Book Review: 'Strategic Asia 2015-16, Foundations of National Power in the Asia-Pacific'


Nov 30, 2015

An Armed Forces of the Philippines marine sentry stands watch as the guided-missile destroyer USS Chung-Hoon arrives in Puerto Princesa to participate in Cooperation Afloat Readiness and Training

Photo by MC1 Robert Clowney/U.S. Navy

This commentary originally appeared on War on the Rocks on November 30, 2015.

Looking for a Few Good Partners in Asia to Shore Up the International Order

In an age of fragmentation, all of the world's great powers confront enormous domestic and international pressures. Disappointments in Iraq and Afghanistan, the shocking savageries inflicted with seeming impunity by the self-proclaimed Islamic State and their imitators, North Korea's defiant brandishing of its growing nuclear arsenal, and Russia's invasion and annexation of Ukrainian territory reveal the limits of American power and an alarming spread of disorder. The European Union remains gripped by economic tensions that threaten to rip it apart, even as its member states fend off waves of desperate Middle Eastern refugees. Despite the efforts of an energetic prime minister, Japan appears incapable of arresting the steady erosion of its economic power and demographic decline. Russia, while flexing its muscles in Crimea and Syria, anxiously awaits the effects of a looming recession on its fragile economy and a bleak demographic outlook. China, meanwhile, has expended enormous resources to strengthen control of a vast, uninhabited maritime domain, even as its leaders accelerate a ruthless crackdown to curb social unrest as its juggernaut economy cools.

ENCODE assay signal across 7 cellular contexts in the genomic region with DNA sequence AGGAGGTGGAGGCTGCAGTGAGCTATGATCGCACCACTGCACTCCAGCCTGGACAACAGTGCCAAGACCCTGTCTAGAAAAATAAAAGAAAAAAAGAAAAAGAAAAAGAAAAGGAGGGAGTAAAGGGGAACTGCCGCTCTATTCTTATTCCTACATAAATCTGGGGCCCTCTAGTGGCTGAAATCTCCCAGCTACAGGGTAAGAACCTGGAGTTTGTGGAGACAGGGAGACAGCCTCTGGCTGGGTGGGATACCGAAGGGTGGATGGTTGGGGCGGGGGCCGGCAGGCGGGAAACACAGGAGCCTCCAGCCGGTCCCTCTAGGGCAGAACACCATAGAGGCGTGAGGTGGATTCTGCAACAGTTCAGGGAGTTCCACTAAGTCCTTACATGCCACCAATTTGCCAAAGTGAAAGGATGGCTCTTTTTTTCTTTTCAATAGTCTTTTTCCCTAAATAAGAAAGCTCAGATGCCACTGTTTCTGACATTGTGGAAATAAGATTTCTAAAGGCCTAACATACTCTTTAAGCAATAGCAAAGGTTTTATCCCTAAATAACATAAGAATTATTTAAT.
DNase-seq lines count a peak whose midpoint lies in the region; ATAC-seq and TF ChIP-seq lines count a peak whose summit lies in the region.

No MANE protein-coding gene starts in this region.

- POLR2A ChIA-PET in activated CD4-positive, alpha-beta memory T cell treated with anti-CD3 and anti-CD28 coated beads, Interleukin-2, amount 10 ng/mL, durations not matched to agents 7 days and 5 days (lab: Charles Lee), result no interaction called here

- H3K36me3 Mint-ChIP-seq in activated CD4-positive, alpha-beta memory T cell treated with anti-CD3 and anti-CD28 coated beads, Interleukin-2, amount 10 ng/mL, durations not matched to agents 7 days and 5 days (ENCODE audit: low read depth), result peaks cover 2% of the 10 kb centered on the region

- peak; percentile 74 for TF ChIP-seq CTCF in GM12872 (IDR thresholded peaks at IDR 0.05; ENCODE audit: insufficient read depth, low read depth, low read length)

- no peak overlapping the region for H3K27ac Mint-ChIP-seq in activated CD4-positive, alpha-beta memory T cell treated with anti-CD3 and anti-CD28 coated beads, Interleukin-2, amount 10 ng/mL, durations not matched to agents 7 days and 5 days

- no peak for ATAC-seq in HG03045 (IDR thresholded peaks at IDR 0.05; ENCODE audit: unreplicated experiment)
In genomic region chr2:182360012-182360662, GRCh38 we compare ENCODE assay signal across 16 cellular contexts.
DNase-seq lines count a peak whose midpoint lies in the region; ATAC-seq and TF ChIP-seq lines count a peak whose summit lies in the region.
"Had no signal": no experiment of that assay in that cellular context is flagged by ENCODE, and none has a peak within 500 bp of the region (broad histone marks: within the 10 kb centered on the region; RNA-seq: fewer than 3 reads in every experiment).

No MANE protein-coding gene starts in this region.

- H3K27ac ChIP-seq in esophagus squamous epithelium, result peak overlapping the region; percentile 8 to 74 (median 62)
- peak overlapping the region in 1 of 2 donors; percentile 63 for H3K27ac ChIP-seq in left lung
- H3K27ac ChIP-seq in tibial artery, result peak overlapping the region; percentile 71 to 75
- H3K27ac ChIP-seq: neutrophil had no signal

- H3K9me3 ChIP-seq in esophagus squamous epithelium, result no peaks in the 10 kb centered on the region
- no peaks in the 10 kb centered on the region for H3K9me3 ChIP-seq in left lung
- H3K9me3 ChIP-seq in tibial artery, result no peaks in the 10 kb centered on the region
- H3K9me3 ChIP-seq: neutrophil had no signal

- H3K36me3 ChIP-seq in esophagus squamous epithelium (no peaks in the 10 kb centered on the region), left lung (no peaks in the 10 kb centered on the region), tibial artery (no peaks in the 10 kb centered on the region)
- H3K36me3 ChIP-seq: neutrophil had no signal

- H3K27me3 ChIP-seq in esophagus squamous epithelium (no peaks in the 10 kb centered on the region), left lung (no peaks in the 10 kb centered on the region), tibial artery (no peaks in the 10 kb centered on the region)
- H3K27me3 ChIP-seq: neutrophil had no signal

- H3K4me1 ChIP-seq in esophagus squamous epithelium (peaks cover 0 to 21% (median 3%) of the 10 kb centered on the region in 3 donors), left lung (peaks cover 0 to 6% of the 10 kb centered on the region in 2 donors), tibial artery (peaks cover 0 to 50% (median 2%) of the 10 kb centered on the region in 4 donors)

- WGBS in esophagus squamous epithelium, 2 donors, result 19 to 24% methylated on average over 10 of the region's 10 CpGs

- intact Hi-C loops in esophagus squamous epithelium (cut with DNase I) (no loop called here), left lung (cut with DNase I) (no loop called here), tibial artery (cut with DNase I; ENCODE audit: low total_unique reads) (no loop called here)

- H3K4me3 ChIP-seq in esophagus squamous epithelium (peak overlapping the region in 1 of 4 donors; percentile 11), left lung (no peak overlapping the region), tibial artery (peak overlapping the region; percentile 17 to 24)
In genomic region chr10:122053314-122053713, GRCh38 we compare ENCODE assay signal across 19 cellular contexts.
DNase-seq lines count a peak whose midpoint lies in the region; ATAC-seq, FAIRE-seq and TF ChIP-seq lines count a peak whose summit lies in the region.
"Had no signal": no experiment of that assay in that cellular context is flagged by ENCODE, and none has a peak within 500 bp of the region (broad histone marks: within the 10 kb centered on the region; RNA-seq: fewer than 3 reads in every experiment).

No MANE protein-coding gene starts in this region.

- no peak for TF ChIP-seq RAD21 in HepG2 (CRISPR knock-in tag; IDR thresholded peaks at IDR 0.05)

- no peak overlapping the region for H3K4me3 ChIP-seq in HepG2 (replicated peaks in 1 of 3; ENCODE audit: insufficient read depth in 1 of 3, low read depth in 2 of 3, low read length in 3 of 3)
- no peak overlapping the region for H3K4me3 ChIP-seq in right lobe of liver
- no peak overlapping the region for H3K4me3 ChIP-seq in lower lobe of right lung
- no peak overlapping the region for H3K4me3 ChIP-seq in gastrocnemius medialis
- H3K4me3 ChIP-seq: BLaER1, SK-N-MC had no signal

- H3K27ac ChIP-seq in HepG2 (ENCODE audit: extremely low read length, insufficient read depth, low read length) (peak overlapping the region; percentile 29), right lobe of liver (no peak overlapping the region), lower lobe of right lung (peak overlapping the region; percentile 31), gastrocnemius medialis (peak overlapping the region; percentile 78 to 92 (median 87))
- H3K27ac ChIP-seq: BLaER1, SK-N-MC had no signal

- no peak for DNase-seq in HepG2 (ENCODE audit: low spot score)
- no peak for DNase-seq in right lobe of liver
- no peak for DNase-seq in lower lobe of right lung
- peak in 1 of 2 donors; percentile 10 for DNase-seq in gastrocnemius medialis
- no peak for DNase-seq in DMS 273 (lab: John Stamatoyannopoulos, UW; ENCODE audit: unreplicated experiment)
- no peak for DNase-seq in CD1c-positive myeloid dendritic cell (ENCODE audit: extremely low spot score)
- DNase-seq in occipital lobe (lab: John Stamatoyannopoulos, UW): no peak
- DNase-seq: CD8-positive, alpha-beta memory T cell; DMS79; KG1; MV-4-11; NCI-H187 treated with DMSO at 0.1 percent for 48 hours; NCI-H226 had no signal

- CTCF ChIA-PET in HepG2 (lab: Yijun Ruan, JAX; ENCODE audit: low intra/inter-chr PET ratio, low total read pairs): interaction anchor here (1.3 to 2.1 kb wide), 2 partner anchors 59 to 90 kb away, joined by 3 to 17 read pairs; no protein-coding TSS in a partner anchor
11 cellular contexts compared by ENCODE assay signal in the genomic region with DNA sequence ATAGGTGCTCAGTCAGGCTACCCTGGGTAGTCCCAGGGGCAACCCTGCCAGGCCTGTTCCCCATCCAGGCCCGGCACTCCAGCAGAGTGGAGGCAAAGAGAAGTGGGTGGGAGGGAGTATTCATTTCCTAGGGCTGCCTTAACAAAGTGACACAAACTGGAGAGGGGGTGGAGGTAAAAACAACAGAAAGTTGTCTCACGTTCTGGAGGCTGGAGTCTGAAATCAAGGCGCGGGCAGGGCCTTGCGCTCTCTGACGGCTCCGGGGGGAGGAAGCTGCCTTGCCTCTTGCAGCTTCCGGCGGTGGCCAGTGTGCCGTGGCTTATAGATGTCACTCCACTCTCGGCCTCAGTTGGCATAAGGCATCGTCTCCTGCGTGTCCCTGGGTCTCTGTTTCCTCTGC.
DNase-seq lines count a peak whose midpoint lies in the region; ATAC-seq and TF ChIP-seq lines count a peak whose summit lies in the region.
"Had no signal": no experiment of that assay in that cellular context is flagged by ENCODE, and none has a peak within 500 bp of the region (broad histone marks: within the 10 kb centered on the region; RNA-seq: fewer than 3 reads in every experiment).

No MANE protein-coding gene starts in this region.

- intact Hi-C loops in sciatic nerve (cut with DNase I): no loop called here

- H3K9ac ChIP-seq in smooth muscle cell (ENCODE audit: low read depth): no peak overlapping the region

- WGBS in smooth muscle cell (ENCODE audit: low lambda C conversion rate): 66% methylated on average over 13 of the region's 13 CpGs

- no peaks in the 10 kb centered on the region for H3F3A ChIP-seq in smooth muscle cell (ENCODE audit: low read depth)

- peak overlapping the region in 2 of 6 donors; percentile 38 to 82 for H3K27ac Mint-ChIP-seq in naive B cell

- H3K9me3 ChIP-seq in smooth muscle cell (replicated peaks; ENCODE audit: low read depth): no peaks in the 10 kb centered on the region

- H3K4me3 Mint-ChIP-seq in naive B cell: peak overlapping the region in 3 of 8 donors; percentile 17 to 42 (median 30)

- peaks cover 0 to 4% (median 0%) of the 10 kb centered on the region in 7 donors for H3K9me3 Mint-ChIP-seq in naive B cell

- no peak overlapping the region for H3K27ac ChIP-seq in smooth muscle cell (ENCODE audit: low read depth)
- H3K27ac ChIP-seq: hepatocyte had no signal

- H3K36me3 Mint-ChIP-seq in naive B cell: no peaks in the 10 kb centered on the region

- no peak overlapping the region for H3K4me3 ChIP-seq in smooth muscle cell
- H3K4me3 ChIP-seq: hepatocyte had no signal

These developments have coincided with a broader dispersion of power both internationally and at the societal level. The United States remains the single most powerful nation by far, but its share of world GDP has ebbed from a high of 27 percent in 1950 to 24 percent in 2015. China, meanwhile, has seen its share increase over the same time period from 5 percent to 15 percent. Indeed, the relative decline of the industrial world in recent decades has coincided with a “rise of the rest” as developing countries throughout Asia, Africa, and Latin America experienced tremendous gains in income, life expectancy, and well-being for their populations....

The remainder of this book review is available on

Timothy R. Heath is a senior international defense analyst at the nonprofit, nonpartisan RAND Corporation. He is the author of the book, China's New Governing Party Paradigm: Political Renewal and the Pursuit of National Rejuvenation (Ashgate, 2014).